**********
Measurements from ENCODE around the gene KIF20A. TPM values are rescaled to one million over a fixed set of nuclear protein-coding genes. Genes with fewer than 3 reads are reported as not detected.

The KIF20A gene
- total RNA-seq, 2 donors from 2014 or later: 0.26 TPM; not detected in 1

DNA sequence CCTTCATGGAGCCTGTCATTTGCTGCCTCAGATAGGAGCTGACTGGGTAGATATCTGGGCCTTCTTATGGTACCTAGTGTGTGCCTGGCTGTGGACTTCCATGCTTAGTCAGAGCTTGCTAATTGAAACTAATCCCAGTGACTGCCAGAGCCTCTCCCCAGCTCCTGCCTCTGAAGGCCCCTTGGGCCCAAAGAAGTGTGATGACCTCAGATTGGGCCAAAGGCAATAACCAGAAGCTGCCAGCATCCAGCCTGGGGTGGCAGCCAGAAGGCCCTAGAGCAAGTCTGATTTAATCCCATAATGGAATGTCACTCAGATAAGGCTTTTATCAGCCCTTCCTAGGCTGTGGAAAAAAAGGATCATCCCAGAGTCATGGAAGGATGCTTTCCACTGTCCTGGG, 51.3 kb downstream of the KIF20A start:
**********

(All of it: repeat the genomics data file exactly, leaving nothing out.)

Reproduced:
Measurements from ENCODE around the gene KIF20A. TPM values are rescaled to one million over a fixed set of nuclear protein-coding genes. Genes with fewer than 3 reads are reported as not detected.

The KIF20A gene
- total RNA-seq, 2 donors from 2014 or later: 0.26 TPM; not detected in 1

DNA sequence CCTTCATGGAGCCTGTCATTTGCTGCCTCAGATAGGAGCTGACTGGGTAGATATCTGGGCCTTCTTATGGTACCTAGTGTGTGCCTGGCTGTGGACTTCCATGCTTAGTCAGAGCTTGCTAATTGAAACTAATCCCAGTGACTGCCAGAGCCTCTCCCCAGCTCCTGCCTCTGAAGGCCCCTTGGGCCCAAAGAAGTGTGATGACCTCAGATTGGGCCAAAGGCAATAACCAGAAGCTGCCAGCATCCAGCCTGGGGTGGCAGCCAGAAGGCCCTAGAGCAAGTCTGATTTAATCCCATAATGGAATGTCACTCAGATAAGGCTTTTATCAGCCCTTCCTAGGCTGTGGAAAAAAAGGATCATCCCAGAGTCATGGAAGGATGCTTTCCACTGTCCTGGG, 51.3 kb downstream of the KIF20A start: